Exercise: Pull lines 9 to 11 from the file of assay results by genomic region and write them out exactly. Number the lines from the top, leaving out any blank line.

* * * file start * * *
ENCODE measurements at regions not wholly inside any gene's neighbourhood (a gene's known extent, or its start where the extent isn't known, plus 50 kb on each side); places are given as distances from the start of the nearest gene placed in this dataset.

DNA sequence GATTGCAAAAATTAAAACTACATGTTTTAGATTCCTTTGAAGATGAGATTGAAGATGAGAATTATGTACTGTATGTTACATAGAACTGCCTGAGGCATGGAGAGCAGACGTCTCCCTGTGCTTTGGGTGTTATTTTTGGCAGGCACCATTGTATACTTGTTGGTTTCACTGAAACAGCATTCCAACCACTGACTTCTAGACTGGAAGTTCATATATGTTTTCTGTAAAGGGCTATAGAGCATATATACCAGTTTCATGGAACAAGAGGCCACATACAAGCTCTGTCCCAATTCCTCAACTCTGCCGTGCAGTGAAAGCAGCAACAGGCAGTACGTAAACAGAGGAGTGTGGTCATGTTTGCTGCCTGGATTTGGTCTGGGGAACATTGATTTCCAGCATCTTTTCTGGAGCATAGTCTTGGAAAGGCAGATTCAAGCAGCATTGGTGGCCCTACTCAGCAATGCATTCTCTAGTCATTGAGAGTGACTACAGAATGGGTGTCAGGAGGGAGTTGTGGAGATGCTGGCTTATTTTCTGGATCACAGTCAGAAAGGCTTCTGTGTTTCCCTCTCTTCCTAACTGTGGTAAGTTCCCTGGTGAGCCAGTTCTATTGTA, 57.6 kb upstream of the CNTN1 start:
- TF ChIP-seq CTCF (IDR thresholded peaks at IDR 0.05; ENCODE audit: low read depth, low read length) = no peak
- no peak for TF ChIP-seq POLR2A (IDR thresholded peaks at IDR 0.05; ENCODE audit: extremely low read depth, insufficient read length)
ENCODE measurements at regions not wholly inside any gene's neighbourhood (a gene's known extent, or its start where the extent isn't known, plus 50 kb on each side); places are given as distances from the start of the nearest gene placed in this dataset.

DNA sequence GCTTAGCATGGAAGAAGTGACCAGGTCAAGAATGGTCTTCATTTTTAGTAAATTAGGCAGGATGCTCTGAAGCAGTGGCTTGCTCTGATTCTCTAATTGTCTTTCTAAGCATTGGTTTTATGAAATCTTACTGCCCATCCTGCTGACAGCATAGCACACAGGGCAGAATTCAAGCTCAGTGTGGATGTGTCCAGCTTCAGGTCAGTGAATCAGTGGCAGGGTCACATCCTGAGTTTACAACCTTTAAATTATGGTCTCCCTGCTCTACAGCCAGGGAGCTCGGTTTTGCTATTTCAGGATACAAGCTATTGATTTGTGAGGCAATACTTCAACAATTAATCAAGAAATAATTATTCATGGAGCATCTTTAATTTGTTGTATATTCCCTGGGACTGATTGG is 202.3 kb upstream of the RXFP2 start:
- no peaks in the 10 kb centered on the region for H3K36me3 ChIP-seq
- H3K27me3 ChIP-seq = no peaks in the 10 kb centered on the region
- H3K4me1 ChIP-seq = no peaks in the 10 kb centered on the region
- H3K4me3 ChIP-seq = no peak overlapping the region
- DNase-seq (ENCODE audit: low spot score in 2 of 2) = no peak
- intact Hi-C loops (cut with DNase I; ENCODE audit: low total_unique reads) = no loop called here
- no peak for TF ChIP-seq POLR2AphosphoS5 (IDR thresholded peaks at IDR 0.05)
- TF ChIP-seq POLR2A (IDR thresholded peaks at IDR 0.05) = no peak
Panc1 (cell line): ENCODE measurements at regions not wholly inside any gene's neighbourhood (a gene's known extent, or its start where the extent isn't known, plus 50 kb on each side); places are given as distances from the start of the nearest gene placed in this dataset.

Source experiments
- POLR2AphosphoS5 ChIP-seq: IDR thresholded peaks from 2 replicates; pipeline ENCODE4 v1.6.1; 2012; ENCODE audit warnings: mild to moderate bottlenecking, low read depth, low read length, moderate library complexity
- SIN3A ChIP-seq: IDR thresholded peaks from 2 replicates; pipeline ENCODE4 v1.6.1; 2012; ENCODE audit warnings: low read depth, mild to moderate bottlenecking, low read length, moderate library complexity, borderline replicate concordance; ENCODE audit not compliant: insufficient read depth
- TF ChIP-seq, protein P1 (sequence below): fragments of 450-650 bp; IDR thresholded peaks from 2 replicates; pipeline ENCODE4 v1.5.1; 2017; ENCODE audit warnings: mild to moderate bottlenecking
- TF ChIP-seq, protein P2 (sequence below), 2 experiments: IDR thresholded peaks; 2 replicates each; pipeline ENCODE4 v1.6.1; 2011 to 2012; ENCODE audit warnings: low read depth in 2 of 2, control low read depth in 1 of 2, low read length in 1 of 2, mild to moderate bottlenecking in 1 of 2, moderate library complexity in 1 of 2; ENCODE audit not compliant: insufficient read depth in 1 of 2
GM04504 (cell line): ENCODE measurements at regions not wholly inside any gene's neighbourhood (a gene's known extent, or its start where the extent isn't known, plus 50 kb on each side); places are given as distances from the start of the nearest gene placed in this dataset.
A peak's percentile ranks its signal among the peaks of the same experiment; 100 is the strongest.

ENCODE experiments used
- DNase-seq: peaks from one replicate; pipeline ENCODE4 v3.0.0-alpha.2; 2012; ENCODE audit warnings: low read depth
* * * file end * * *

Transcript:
- H3K4me1 ChIP-seq = no peaks in the 10 kb centered on the region
- H3K4me3 ChIP-seq = no peak overlapping the region
- DNase-seq (ENCODE audit: low spot score in 2 of 2) = no peak